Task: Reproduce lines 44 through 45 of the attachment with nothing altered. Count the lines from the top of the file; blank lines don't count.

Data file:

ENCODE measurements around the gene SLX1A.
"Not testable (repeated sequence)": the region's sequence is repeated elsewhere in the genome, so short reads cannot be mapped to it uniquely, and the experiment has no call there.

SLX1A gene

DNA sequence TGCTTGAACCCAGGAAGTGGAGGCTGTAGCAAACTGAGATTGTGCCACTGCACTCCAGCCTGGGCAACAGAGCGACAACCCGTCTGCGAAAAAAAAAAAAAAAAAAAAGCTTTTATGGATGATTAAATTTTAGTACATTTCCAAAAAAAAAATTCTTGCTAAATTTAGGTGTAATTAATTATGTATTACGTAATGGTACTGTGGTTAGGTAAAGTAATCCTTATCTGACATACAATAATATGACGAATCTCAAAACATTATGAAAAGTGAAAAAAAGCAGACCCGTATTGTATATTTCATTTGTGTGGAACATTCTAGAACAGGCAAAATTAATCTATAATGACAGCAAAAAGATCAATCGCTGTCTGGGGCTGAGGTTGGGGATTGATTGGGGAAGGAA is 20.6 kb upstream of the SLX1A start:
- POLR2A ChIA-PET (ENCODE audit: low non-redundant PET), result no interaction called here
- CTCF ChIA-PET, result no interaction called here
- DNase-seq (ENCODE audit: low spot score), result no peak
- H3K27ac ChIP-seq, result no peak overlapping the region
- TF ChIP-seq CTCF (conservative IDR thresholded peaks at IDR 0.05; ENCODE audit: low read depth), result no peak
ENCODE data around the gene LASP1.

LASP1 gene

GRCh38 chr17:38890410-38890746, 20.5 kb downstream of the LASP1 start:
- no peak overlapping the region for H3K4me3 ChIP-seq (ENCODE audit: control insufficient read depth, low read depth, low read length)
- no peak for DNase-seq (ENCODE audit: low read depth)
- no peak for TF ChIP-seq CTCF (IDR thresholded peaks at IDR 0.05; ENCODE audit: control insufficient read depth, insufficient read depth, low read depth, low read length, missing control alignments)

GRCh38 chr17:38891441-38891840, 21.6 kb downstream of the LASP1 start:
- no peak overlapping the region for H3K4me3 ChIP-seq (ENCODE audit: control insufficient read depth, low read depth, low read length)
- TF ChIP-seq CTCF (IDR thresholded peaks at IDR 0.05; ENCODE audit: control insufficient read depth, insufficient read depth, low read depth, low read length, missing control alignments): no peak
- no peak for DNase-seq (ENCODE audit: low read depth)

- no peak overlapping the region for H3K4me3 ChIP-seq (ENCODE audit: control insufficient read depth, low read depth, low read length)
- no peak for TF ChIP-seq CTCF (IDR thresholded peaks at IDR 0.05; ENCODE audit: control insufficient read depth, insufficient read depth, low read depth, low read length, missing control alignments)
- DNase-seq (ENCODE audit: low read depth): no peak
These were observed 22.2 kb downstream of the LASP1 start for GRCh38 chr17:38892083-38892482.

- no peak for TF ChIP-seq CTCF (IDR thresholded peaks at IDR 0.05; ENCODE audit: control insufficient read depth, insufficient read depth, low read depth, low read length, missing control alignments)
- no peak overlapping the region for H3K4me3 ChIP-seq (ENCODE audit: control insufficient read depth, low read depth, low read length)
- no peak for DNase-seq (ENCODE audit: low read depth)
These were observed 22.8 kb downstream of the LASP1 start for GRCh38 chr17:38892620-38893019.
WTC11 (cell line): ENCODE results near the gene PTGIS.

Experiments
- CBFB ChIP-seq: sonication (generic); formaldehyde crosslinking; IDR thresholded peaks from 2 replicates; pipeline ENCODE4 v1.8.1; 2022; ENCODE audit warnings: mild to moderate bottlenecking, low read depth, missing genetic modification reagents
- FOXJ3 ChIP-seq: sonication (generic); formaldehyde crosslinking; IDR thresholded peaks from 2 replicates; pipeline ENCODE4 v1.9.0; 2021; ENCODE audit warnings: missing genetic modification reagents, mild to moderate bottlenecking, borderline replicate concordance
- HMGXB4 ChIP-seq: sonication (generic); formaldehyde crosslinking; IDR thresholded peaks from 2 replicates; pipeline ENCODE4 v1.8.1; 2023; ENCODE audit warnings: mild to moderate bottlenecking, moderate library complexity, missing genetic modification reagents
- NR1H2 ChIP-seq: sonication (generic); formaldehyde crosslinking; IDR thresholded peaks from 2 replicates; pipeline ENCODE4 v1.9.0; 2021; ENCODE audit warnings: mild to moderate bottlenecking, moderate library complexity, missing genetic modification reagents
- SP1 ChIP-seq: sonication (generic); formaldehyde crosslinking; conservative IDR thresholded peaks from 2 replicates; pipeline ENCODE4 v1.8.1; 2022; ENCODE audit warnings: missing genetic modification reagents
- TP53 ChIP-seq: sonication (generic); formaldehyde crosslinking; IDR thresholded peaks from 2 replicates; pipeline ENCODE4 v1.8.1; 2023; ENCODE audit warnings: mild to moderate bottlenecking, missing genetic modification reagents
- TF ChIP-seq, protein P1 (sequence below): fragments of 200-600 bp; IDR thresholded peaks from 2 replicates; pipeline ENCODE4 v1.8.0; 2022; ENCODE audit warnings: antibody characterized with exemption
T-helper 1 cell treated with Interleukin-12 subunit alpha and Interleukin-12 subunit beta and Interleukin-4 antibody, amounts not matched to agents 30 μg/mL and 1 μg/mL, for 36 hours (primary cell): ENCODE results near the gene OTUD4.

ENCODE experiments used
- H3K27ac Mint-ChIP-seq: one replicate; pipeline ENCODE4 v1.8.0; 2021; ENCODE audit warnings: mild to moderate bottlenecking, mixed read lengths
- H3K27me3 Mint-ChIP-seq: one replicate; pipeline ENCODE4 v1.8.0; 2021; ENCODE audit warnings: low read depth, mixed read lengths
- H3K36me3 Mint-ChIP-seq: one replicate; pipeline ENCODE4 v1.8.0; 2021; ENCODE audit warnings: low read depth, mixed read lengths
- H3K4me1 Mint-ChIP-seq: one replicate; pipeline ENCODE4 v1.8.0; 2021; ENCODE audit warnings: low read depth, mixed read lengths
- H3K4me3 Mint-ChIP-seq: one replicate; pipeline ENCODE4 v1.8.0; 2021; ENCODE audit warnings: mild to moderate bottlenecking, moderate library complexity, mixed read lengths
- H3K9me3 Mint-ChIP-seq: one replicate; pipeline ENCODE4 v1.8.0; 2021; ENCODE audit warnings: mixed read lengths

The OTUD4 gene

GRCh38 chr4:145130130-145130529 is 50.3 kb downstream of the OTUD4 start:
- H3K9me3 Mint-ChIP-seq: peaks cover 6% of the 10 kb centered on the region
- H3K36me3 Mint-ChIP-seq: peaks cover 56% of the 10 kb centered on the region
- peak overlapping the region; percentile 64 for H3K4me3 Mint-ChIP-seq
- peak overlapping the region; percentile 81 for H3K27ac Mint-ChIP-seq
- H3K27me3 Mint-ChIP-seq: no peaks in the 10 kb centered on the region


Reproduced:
- H3K9me3 Mint-ChIP-seq: one replicate; pipeline ENCODE4 v1.8.0; 2021; ENCODE audit warnings: mixed read lengths

The OTUD4 gene